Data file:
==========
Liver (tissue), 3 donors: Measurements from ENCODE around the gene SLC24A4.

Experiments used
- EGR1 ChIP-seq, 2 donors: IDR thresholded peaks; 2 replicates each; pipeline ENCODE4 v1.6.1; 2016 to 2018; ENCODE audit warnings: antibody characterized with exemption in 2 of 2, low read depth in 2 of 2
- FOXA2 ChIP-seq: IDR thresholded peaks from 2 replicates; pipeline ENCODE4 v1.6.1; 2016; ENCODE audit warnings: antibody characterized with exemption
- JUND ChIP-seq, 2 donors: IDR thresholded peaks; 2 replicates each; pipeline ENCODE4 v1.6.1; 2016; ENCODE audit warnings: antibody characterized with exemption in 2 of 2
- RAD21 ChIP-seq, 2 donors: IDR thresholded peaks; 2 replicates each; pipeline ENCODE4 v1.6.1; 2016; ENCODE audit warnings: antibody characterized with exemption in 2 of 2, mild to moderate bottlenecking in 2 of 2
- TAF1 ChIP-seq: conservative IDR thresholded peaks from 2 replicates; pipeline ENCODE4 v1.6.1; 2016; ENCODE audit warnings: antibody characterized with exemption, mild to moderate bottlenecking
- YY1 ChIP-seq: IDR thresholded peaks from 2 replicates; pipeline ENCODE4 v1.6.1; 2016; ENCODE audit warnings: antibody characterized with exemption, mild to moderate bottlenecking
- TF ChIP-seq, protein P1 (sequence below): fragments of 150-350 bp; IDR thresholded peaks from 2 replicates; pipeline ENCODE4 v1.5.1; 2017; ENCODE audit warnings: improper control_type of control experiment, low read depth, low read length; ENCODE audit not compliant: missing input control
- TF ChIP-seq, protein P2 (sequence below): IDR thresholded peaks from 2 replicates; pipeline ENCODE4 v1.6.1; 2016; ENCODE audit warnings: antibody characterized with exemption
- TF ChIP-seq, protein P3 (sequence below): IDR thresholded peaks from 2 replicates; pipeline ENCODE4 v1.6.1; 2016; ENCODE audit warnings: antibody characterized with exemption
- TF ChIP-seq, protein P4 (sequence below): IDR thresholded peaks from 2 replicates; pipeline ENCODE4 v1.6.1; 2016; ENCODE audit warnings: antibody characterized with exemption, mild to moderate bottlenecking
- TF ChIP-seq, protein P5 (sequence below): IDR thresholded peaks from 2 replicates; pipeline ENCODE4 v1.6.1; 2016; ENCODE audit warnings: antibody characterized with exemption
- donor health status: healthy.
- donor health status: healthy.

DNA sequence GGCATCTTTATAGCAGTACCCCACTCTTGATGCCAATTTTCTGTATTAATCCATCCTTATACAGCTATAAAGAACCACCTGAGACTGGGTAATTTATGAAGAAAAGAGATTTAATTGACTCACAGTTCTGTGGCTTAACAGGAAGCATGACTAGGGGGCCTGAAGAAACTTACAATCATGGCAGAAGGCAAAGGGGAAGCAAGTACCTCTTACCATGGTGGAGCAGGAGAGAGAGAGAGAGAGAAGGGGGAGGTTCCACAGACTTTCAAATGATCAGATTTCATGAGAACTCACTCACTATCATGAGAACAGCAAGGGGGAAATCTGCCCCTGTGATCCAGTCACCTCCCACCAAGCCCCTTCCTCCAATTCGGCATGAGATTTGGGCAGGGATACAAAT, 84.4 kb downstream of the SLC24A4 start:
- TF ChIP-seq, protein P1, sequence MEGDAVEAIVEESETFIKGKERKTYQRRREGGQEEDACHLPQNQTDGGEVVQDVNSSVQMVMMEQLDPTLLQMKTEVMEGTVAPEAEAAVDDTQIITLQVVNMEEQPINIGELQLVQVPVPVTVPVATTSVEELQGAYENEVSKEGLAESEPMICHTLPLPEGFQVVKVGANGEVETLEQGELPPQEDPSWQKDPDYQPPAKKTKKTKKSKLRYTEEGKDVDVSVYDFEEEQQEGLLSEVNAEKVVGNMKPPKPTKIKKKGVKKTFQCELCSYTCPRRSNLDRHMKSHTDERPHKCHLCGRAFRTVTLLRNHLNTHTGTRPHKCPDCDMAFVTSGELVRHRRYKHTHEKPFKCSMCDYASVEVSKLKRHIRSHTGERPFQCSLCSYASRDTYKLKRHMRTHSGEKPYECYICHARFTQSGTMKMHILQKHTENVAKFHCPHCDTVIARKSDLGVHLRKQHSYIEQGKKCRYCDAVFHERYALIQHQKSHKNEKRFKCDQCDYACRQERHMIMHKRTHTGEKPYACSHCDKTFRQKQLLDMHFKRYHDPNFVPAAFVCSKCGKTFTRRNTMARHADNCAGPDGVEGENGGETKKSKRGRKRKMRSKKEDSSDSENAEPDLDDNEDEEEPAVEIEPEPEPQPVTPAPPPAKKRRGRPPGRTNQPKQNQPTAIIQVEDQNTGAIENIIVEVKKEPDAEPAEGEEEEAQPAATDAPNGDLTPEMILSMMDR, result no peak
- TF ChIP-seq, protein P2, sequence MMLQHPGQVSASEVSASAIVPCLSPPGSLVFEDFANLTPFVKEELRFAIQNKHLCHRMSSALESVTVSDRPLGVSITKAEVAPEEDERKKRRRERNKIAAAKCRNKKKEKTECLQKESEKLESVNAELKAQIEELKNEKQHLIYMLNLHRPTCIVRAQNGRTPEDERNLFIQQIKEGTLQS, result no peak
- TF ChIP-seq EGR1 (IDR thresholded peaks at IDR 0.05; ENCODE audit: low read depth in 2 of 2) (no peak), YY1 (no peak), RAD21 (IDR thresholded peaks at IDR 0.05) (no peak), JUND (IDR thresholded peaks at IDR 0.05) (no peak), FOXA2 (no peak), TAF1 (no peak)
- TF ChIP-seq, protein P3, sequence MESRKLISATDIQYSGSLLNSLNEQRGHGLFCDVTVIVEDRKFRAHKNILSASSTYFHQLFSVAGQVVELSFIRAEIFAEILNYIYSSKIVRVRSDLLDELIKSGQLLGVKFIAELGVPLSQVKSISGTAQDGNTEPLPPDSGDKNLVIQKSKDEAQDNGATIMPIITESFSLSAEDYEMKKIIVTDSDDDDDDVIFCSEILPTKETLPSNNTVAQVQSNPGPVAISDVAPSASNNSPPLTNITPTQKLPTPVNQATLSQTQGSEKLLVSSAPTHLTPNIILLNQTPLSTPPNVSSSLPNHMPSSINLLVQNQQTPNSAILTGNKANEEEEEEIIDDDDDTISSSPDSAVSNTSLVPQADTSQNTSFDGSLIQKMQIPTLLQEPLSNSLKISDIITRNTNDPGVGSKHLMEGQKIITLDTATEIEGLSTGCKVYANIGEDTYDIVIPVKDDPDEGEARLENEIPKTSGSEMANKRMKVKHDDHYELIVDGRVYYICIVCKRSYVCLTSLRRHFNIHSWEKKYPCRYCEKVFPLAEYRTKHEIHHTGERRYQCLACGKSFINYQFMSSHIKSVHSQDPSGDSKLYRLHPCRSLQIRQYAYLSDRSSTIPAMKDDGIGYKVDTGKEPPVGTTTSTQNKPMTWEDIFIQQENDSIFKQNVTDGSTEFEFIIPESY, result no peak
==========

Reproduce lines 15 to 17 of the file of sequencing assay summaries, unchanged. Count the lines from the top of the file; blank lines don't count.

- donor health status: healthy.

DNA sequence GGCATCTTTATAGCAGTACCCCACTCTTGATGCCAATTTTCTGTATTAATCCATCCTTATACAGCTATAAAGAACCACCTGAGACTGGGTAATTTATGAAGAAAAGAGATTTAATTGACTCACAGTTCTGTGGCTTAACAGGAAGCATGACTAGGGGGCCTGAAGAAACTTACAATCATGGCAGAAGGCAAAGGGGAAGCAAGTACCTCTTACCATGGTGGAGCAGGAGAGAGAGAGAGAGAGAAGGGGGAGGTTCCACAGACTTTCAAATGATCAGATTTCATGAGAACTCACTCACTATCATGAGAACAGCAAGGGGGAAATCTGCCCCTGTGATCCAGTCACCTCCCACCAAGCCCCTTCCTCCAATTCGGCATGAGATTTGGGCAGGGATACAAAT, 84.4 kb downstream of the SLC24A4 start:
- TF ChIP-seq, protein P1, sequence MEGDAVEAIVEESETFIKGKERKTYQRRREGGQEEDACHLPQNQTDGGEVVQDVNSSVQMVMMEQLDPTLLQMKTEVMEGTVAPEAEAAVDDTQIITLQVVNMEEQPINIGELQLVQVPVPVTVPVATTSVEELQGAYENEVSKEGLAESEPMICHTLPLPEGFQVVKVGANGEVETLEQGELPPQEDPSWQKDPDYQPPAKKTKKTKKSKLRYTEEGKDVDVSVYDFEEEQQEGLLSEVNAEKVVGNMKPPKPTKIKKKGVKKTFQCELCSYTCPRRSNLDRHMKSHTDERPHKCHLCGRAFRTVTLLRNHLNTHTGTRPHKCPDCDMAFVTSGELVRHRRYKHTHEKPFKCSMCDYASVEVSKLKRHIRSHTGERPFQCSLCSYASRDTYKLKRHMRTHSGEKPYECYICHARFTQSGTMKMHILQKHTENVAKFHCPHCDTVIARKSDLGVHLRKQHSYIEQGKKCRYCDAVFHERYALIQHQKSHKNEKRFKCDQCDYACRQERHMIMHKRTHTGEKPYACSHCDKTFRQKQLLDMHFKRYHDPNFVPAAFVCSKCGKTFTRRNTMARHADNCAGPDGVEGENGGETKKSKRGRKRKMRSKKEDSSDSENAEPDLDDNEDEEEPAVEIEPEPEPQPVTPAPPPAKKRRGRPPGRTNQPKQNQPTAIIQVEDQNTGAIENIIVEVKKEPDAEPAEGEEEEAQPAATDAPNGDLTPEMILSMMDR, result no peak